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Genetics Home Reference: your guide to understanding genetic conditions
http://ghr.nlm.nih.gov/     A service of the U.S. National Library of Medicine®

APTX

Reviewed June 2008

What is the official name of the APTX gene?

The official name of this gene is “aprataxin.”

APTX is the gene's official symbol. The APTX gene is also known by other names, listed below.

What is the normal function of the APTX gene?

The APTX gene provides instructions for making a protein called aprataxin that is involved in DNA repair. Aprataxin is produced in various tissues, including the brain, spinal cord, and muscles. Different regions of the aprataxin protein aid in its DNA repair function by allowing the protein to interact with other DNA repair proteins and to attach (bind) to DNA molecules.

How are changes in the APTX gene related to health conditions?

ataxia with oculomotor apraxia - caused by mutations in the APTX gene

At least 18 mutations in the APTX gene have been found to cause ataxia with oculomotor apraxia type 1. Most of the mutations change one of the protein building blocks (amino acids) used to make aprataxin. Mutations in the APTX gene result in an unstable aprataxin protein that quickly gets broken down in the cell. A lack of functional aprataxin can lead to an accumulation of DNA damage in cells, particularly affecting brain cells in the part of the brain involved in coordinating movements (the cerebellum). This accumulation can lead to cell death in the cerebellum, causing the characteristic movement problems of ataxia with oculomotor apraxia type 1.

Where is the APTX gene located?

Cytogenetic Location: 9p13.3

Molecular Location on chromosome 9: base pairs 32,972,605 to 33,001,640

The APTX gene is located on the short (p) arm of chromosome 9 at position 13.3.

The APTX gene is located on the short (p) arm of chromosome 9 at position 13.3.

More precisely, the APTX gene is located from base pair 32,972,605 to base pair 33,001,640 on chromosome 9.

See How do geneticists indicate the location of a gene? (http://ghr.nlm.nih.gov/handbook/howgeneswork/genelocation) in the Handbook.

Where can I find additional information about APTX?

You and your healthcare professional may find the following resources about APTX helpful.

You may also be interested in these resources, which are designed for genetics professionals and researchers.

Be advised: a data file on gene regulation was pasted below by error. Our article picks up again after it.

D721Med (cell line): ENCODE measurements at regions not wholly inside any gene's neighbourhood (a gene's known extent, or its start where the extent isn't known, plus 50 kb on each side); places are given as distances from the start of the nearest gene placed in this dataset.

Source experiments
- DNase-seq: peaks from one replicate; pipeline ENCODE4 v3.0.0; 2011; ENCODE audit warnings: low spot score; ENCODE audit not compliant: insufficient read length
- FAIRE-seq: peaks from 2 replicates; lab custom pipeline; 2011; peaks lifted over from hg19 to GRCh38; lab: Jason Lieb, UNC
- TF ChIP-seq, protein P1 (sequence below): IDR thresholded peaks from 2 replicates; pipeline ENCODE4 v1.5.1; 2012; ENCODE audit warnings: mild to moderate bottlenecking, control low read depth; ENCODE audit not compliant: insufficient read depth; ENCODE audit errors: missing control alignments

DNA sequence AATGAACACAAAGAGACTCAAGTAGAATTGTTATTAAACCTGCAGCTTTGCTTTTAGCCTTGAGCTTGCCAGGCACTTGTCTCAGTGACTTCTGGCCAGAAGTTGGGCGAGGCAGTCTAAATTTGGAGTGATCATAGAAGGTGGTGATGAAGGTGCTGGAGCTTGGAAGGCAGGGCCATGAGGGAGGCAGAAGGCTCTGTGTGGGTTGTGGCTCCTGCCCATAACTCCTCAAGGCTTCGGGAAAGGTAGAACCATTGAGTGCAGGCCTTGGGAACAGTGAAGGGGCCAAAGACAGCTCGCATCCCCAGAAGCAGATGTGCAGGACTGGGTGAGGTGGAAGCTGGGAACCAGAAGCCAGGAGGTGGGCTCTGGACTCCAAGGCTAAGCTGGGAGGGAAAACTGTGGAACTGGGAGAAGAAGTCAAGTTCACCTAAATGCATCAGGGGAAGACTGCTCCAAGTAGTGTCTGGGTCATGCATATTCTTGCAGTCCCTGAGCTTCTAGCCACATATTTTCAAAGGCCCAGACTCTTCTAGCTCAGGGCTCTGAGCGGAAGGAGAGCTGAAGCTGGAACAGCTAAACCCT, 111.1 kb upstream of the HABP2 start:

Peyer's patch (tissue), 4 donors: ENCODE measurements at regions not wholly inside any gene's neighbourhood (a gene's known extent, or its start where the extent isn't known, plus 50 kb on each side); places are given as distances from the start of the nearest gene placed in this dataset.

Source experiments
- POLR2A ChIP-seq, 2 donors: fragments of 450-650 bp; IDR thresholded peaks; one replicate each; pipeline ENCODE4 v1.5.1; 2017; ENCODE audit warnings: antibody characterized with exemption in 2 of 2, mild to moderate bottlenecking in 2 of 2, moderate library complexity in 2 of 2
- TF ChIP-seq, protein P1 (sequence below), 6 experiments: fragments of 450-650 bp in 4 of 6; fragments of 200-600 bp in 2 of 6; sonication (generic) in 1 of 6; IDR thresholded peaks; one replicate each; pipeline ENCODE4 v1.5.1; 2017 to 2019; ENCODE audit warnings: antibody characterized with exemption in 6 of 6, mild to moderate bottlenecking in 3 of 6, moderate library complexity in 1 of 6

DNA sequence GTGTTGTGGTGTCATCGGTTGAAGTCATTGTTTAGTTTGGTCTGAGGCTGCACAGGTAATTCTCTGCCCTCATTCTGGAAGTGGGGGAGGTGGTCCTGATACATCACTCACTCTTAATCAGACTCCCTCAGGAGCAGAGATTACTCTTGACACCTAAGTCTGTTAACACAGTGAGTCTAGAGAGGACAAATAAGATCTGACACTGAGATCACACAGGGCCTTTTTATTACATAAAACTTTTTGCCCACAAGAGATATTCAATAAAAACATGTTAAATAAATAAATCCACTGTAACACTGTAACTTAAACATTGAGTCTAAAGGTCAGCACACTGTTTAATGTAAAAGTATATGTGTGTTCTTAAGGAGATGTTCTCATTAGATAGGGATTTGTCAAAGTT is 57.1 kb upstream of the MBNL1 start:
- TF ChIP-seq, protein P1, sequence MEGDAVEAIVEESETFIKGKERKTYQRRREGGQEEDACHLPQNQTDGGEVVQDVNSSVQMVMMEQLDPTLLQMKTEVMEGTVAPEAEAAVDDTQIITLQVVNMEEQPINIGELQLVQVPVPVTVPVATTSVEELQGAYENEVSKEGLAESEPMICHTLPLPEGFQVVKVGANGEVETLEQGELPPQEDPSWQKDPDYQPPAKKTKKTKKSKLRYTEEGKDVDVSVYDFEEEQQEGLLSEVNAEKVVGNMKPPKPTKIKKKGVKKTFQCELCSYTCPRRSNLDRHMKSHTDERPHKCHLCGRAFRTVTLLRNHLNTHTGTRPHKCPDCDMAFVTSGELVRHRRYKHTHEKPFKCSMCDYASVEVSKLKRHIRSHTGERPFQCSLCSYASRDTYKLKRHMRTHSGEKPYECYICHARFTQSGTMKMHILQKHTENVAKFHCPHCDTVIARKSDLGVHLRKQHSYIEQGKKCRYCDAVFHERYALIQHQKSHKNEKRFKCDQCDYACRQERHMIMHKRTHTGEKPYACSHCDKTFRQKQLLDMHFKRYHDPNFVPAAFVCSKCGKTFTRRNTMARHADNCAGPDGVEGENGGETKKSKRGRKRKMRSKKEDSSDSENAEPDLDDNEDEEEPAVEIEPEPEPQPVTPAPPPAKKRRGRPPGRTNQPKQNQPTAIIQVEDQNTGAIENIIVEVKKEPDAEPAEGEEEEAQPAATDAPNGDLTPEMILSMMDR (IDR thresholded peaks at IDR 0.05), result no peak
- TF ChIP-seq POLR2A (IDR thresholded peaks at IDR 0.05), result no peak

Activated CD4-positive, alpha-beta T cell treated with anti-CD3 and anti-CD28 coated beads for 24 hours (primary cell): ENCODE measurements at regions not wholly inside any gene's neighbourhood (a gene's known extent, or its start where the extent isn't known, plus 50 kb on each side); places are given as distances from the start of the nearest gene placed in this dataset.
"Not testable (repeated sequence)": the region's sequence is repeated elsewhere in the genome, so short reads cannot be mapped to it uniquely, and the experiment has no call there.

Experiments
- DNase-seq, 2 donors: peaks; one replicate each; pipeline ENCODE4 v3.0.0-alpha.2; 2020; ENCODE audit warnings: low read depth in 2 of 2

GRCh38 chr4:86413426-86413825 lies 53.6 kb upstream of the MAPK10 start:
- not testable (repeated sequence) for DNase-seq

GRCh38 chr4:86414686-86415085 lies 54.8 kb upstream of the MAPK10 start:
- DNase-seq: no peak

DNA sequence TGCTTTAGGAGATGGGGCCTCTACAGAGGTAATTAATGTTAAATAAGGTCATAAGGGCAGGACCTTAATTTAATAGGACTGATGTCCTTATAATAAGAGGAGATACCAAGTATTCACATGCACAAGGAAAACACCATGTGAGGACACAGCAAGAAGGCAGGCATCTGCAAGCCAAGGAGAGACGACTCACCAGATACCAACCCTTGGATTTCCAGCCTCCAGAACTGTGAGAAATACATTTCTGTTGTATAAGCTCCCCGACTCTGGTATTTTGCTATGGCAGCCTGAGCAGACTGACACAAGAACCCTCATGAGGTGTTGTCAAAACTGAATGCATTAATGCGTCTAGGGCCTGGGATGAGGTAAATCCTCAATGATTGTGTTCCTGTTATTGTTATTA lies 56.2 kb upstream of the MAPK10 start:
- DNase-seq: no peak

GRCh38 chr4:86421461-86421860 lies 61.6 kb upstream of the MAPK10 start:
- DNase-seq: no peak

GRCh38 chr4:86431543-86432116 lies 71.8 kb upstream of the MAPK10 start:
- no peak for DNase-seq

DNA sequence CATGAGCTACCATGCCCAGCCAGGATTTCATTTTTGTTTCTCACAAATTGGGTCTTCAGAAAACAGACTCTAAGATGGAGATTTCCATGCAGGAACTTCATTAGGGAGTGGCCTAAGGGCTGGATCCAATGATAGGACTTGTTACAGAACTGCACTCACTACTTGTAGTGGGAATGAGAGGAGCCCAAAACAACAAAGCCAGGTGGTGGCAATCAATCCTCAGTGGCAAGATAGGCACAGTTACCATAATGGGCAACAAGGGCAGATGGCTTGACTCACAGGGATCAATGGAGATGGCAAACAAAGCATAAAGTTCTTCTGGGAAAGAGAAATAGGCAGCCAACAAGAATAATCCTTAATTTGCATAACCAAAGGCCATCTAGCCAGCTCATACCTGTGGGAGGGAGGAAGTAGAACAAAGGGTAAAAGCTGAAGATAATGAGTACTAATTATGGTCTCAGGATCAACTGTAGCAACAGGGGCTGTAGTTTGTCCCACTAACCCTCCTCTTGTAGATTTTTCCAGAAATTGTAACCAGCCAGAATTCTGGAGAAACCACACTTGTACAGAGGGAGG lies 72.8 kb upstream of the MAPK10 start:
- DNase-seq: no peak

What other names do people use for the APTX gene or gene products?

  • AOA
  • AOA1
  • APTX_HUMAN
  • ataxia 1, early onset with hypoalbuminemia
  • AXA1
  • EAOH
  • EOAHA
  • FHA-HIT

See How are genetic conditions and genes named? (http://ghr.nlm.nih.gov/handbook/mutationsanddisorders/naming) in the Handbook.

What glossary definitions help with understanding APTX?

acids ; apraxia ; ataxia ; cell ; cerebellum ; DNA ; DNA damage ; DNA repair ; gene ; protein

You may find definitions for these and many other terms in the Genetics Home Reference Glossary (http://www.ghr.nlm.nih.gov/glossary).

References

  • OMIM: APRATAXIN (http://omim.org/entry/606350)
  • Hirano M, Asai H, Kiriyama T, Furiya Y, Iwamoto T, Nishiwaki T, Yamamoto A, Mori T, Ueno S. Short half-lives of ataxia-associated aprataxin proteins in neuronal cells. Neurosci Lett. 2007 May 29;419(2):184-7. Epub 2007 Apr 25. (http://www.ncbi.nlm.nih.gov/pubmed/17485165?dopt=Abstract)
  • Le Ber I, Moreira MC, Rivaud-Péchoux S, Chamayou C, Ochsner F, Kuntzer T, Tardieu M, Saïd G, Habert MO, Demarquay G, Tannier C, Beis JM, Brice A, Koenig M, Dürr A. Cerebellar ataxia with oculomotor apraxia type 1: clinical and genetic studies. Brain. 2003 Dec;126(Pt 12):2761-72. Epub 2003 Sep 23. (http://www.ncbi.nlm.nih.gov/pubmed/14506070?dopt=Abstract)
  • NCBI Gene (http://www.ncbi.nlm.nih.gov/gene/54840)
  • Rass U, Ahel I, West SC. Actions of aprataxin in multiple DNA repair pathways. J Biol Chem. 2007 Mar 30;282(13):9469-74. Epub 2007 Feb 2. (http://www.ncbi.nlm.nih.gov/pubmed/17276982?dopt=Abstract)
  • Takahashi T, Tada M, Igarashi S, Koyama A, Date H, Yokoseki A, Shiga A, Yoshida Y, Tsuji S, Nishizawa M, Onodera O. Aprataxin, causative gene product for EAOH/AOA1, repairs DNA single-strand breaks with damaged 3'-phosphate and 3'-phosphoglycolate ends. Nucleic Acids Res. 2007;35(11):3797-809. Epub 2007 May 22. (http://www.ncbi.nlm.nih.gov/pubmed/17519253?dopt=Abstract)

 

The resources on this site should not be used as a substitute for professional medical care or advice. Users seeking information about a personal genetic disease, syndrome, or condition should consult with a qualified healthcare professional. See How can I find a genetics professional in my area? (http://ghr.nlm.nih.gov/handbook/consult/findingprofessional) in the Handbook.

 
Reviewed: June 2008
Published: December 22, 2014